How to skip type parameters in function signature

I have a type such as:

struct Foo{A,B}

And a method for foo where I want to use the type parameter A. Then I can write:

mymethod(x::Foo{A,B}) where {A,B} = ...

But since I don’t need B, I could just write:

mymethod(x::Foo{A}) where {A} = ...

Is there also a way of telling “I don’t need the first type parameter, but I do want the second”?

mymethod(x::Foo{_,B}) where B doesn’t work; it’s an “all-underscore identifier used as rvalue” syntax error.

That would be useful for more complex types with many type parameters.

You’re not skipping B there either, it’s a shorthand for a where clause: ::Foo{A,Bi} where Bi. Julia didn’t used to print shorthands of UnionAll types, so it’s worth checking with typeof now.

You can do something similar to omit the 1st parameter from the method’s where clause, but it must be made clear there is a type parameter there rather than some other type from the global scope: mymethod(x::Foo{Ai, B} where Ai) where {B}. Ai will not be available as a variable in the method body, it’s limited to the parametric type expression.

_ is just a variable, not some placeholder token, and all-underscore variables are intended solely for throwaway assignments, so they can only show up on the left hand side of =. If you replaced it with a variable Ai, you’d hit an undefined variable error because Ai isn’t assigned in the outer scope or specified in a where clause.

mymethod(x::Foo{<:Any,B}) where {B}

Worth pointing out that despite looking like the parameter must be a type, <:Any doesn’t actually check for subtyping, so this will also work for types (not Foo) with type parameters that are not types.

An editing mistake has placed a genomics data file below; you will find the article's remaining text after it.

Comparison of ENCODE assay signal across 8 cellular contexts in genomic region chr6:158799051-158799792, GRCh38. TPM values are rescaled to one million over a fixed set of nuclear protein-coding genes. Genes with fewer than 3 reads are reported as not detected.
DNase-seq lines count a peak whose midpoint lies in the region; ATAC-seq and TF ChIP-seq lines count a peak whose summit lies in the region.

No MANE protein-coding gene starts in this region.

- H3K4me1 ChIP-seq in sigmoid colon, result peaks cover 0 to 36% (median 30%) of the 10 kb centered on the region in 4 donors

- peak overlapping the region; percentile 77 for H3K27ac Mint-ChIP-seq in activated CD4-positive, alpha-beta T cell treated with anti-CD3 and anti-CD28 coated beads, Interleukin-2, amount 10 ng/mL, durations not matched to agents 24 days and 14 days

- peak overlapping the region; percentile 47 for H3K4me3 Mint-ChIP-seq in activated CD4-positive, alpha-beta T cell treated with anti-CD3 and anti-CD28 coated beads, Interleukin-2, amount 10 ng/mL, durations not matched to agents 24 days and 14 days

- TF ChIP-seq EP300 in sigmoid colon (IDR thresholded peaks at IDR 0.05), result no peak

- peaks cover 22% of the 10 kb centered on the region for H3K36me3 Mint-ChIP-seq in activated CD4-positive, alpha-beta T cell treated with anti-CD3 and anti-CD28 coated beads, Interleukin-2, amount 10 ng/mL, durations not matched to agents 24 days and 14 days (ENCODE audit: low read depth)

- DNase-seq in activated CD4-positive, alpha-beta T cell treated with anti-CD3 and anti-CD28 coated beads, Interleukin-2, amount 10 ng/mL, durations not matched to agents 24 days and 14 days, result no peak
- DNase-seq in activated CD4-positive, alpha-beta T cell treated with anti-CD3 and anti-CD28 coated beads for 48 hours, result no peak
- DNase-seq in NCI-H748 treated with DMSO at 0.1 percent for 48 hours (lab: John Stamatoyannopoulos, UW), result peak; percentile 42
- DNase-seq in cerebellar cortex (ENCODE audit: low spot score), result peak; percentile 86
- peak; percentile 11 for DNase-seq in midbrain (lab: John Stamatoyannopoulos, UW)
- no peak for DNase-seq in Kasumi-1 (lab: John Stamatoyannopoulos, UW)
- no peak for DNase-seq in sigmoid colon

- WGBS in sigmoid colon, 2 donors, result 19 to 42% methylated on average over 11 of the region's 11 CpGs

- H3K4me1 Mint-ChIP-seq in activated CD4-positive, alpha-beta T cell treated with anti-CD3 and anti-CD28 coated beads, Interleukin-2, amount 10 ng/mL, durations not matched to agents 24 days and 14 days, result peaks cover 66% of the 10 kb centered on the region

julia> Val{<:Any} == (Val{T} where {T<:Any}) == Val{T} where T

julia> 1<:Any
ERROR: TypeError: in <:, expected Type, got a value of type Int64
julia> Val{1} <: Val{<:Any} # 1<:Any is not checked

julia> Val{1} <: Val{<:Number} # 1<:Number is checked
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This seems more like a bug than a feature. I wouldn’t advocate relying on this behavior in your code.

Maybe, but it can’t be changed without breaking working code. Since it is here to stay in v1.x, might as well leverage it for using a where clause shorthand to its fullest.

Not that it matters for the thread, but my actual preference is putting only names in the parameter clause (Vector{T} where T<:Number instead of Vector{<:Number}) and avoiding nested where clauses (where {S,T<:S} instead of where T<:S where S) to mirror the syntax of structs. I’m not above writing unused method parameters to save writing where clauses for individual arguments; f(::Array{<:Any, N}) where N is not a different method from f(::Array{T, N}) where {T,N} and the extra method parameter doesn’t affect compilation. OP may have a different preference and Foo{<:Any,B} seems as brief of an individual where clause without introducing ambiguity.

… obligatory xkcd link.

If it’s a bug — if it’s an undocumented behavior that violates the documented behavior of <: — then any code that relies on it is broken, and it can be freely changed in 1.x.


I see someone linked an existing closed issue that recently still had active debate

I wouldn’t be against introducing :: as constraints for non-type type parameters, then a similar shorthand ::Any could replace <:Any, even for types. I’d prefer isa over :: because isa and <: are also operations that return true or false, but since <: isn’t behaving like that in where clauses, I wouldn’t be much uncomfortable with :: also behaving differently there.

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